After a bit of searching, I learned it is actually some kind of limitation in Chrome, the –remote-debugging option cannot be used on the default Chrome “scope” if any browser window has been previously opened… Well, that is most likely the case, except if you use a different browser to read documentations etc…
So we cannot use our usual Chrome profiles
Basically, That’s correct, we cannot use our default Chrome profiles configuration for debugging, at least, not easily…
Okay, but can’t we have another persisted configuration at least ? YES WE CAN !
And that is exactly what we are going to do, the userDataDir option can actually take 3 types of value:
- true: Use the “global” Chrome user data directory
- false: Recreate a temporary user data directory
- string: We can also specify the path of a folder to use as the user data directory.
Two approaches are now possible:
- Either you create a folder within your solution with configuration dedicated to it (I did not really went deeper that way because in my cases, I want to reuse my profiles in different solutions, but I would think it might be a valid approach as well)
- Use a shared folder that we can use in different solutions
Let’s go for the shared folder.
Initialize a new user data (and profiles)
From a cmd prompt, type the following command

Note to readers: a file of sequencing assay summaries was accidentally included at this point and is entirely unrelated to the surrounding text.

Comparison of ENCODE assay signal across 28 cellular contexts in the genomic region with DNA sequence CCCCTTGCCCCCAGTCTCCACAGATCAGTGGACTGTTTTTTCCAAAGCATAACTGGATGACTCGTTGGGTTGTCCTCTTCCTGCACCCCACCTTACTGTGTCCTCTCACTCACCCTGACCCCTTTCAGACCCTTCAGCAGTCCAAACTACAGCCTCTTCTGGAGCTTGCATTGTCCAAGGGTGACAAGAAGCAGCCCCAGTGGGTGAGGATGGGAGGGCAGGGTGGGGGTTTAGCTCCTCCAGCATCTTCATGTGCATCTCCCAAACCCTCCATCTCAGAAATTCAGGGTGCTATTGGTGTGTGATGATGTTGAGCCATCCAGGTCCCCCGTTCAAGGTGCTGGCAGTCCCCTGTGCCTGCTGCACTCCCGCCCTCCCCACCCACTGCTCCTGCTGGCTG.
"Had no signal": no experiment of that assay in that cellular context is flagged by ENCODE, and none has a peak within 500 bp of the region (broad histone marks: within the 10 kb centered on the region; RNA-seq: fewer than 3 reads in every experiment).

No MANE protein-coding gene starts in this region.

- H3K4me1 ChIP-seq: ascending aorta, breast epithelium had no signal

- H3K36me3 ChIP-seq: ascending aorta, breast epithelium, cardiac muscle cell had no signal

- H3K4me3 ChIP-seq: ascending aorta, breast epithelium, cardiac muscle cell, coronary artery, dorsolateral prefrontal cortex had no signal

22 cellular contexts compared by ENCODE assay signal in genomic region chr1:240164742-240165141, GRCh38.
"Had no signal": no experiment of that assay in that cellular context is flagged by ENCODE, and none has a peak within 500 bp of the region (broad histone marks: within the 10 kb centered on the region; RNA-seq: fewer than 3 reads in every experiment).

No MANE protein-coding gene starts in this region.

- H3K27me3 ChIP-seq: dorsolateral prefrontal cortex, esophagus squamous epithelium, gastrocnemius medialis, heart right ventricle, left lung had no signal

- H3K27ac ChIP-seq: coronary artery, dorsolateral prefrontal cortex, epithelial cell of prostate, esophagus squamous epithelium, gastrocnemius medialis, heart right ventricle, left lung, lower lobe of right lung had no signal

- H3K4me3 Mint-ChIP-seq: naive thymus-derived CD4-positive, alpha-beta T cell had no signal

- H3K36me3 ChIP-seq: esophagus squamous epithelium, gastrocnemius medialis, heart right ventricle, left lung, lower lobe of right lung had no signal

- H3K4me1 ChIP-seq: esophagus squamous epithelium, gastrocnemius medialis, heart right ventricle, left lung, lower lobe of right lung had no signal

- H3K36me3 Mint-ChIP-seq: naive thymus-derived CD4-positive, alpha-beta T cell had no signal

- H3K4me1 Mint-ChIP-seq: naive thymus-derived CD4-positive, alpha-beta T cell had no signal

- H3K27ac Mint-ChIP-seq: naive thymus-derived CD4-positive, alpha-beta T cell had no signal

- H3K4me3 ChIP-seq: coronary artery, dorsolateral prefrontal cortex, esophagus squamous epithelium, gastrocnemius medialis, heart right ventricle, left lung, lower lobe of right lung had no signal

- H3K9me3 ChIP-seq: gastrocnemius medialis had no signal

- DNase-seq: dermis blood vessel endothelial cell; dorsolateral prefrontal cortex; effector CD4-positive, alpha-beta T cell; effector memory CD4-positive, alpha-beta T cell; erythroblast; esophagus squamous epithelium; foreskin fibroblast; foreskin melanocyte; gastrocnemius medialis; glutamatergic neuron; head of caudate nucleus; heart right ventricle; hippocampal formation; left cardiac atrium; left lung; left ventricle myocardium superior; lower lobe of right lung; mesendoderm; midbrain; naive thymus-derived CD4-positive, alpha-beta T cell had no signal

> start chrome –user-data-dir=”C:\Workspace\chrome\dev_user_data”
You can specify whatever folder path you want (even not existing), you can see a new Chrome instance opening, you can also check the path you specified to see it has been initialized with a bunch of files. In that new instance, you can manage profiles and create the ones you want.
We can now set the userDataDir value to the path of our new folder, hit F5 and …
Cool ! that works, it takes the context with my created profiles. Let’s try to go a bit further !
Specify profile in debug config
It is actually possible to specify the profile to use in the Chrome command line using the
–profile-directory=Profile 3 switch. As you can see you have to specify the name of the folder which is not the name you gave to the profiles, By exploring them, you probably can determine what folder matches what profile.
An easiest way is to check out the Local State file in the new User Data Dir that is a JSON file that contains many config entries as well as the profiles. You can also use this little PowerShell script I wrote that will return the matching values
And get the following result
See how I can extract values from a complex JSON file ? Oh God, I LOVE PowerShell, let’s do some more ! Put the following script in the same folder as the previous one
And call it with these arguments:
.\GenerateDebugProfileLaunchConfig.ps1 -Url https://yourtenant.sharepoint.com/sites/yoursite/_layouts/workbench.aspx -UserDataDir $UserDataDir -ConfigBaseName “Hosted Workbench Profile “
And get the content to put in your launch.json file and save it
Go to the debug pane and see the new debug configurations
Select a config and start debugging, you already logged in with you pre-configured session and it will keep whatever you save in these profiles !
I am convinced it will ease testing and switching user context on dev time for me, happy to share the technique, If you have ideas to improve it and concerns that I missed, please, let me know !